John Seifert, worldwide CEO and chairman of Ogilvy, is stewarding the iconic advertising agency through a major evolution called Next Chapter. “What’s remarkable is that almost every chief executive I speak with is navigating or contemplating a significant transformation too,” notes Seifert. So, what is going on?
Seifert puts it this way, “It’s bigger than just technology-driven evolution. The common root cause driving these tectonic shifts is that the ‘Organizing Principle’ of business is changing to client outcomes.”
Every company needs an Organizing Principle. It is the single most important management tool any company can have as it dictates how a company is run and provides cohesion throughout the organization. Examples of organizing principles include revenues, products (common in tech/pharma), and large assets (think cruise ships). An organizing principle defines organizational structures and incentives. It trumps other important things and drives decision-making and conflict resolution, the statement, “we are a sales-driven culture,” reflects a common organizing principle.
“Leaders will face organizational rejection if they fail to clearly connect outcomes to profits and don’t listen to the people closest to the customer.”
Two reasons explain why Outcomes will become the new Organizing Principle.
- The increasing ability of customers, employees and other stakeholders to accurately assess their alternatives, and
- It’s what matters most to them.
It’s as if the finish line of business has abruptly been extended and now ends at customer outcomes versus at the sale. This necessitates a different race strategy. And the urgency to pivot to outcomes as the Organizing Principle is going to accelerate due to:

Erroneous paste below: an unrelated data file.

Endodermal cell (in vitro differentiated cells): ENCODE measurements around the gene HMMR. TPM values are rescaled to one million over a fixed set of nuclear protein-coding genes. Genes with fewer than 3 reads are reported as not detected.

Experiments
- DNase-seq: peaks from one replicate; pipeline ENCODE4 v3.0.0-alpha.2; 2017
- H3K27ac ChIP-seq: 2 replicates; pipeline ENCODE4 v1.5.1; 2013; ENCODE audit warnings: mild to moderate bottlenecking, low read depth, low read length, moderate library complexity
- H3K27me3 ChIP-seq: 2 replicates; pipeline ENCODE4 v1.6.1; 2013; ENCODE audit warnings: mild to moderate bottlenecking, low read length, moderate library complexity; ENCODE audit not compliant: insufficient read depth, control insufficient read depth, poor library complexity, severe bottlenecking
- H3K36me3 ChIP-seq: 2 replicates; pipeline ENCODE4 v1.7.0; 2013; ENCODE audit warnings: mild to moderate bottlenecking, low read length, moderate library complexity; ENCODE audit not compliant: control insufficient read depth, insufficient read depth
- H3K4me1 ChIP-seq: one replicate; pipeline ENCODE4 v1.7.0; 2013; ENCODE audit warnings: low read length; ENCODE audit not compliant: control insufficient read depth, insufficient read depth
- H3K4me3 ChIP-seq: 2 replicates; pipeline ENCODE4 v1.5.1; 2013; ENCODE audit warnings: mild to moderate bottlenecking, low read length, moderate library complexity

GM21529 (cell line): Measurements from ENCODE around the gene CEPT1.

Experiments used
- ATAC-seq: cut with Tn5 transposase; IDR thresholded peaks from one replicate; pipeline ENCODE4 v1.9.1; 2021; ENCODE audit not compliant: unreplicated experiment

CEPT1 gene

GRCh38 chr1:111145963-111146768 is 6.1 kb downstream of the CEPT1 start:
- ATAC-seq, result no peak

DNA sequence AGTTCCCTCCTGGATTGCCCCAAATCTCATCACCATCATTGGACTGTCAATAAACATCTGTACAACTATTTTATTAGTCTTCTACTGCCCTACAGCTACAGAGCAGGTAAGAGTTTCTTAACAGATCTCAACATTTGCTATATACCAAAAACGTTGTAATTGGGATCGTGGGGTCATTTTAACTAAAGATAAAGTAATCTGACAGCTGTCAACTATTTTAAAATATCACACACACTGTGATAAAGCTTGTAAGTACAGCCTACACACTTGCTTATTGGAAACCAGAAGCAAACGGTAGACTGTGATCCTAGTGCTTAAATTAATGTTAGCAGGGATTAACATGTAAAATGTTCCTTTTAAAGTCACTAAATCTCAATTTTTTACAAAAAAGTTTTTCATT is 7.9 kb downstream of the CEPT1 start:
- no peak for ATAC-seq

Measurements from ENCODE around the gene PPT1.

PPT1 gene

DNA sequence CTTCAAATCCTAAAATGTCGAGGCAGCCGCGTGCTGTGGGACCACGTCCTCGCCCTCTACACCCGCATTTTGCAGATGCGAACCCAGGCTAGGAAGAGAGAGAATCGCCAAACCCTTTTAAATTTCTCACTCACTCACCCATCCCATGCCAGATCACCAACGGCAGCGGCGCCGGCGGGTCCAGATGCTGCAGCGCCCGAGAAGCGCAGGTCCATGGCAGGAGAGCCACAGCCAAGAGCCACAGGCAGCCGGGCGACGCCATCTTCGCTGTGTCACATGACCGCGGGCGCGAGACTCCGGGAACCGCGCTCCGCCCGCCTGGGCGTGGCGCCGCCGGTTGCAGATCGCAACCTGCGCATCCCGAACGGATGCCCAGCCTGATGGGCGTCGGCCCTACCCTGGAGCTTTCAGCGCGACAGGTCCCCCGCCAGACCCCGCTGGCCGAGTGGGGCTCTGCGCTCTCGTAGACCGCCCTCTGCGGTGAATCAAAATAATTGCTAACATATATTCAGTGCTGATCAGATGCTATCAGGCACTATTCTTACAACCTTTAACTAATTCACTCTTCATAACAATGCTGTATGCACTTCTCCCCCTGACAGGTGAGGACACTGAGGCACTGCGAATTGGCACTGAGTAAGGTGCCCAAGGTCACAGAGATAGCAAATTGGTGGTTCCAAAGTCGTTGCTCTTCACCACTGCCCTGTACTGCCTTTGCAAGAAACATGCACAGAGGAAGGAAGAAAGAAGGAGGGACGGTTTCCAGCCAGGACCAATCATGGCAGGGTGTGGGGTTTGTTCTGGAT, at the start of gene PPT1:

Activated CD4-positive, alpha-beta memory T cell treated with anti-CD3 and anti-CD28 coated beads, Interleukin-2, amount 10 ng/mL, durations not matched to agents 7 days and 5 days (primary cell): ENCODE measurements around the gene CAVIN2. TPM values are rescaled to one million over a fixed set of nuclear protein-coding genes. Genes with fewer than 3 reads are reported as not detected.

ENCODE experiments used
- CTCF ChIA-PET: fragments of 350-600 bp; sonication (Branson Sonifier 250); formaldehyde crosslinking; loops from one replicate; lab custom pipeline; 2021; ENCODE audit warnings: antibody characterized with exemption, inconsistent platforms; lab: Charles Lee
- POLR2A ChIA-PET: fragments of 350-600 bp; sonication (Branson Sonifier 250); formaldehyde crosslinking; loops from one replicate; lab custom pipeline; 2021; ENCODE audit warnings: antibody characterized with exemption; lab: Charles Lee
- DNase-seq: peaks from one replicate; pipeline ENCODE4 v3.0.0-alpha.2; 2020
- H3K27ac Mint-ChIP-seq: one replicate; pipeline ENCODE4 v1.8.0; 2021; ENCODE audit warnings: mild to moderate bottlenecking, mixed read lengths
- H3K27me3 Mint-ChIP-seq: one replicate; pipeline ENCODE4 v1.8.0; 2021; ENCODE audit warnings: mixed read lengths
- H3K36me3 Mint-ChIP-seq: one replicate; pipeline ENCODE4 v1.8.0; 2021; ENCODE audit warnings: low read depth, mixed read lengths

- Increases in transparency. As Tim Davis, one of the very first sales leaders at software juggernaut Workday puts it, “It’s now about demonstrating one thing- verifiable ROI. We’ve entered the reputation economy.”
- At-risk customer contracts. Healthcare reimbursement is already partially tied to outcomes and patient satisfaction. Financial services are close behind, as evidenced by Charles Schwab’s recent move to institute a broad customer satisfaction guarantee.
- Competition. The competitor who can deliver the best outcomes will accelerate outcomes-based pricing, increasing market share and forcing others to scramble to follow suit to remain competitive. Omar Ishrak, CEO of Medtronic, wants all revenues at the world’s largest medical device producer tied to some form of outcomes measurement!
- Investors will begin valuing businesses based on outcomes. When that happens, management compensation will follow. While the new compensation plan of Elon Musk at Tesla may be extreme, it’s rooted in outcomes. Regulators will eventually embrace the outcomes mega-trend, making them table stakes across many industries.
Successfully Making the Transition- CBRE Group
CBRE Group has adopted Outcomes as their Organizing Principle. This is particularly noteworthy in an industry long organized around properties and related transactions. CBRE’s results since refocusing around outcomes speak for themselves–their stock price has roughly doubled during the past two years. A recent research analyst report puts it succinctly,“Exceeding Guidance, Again”.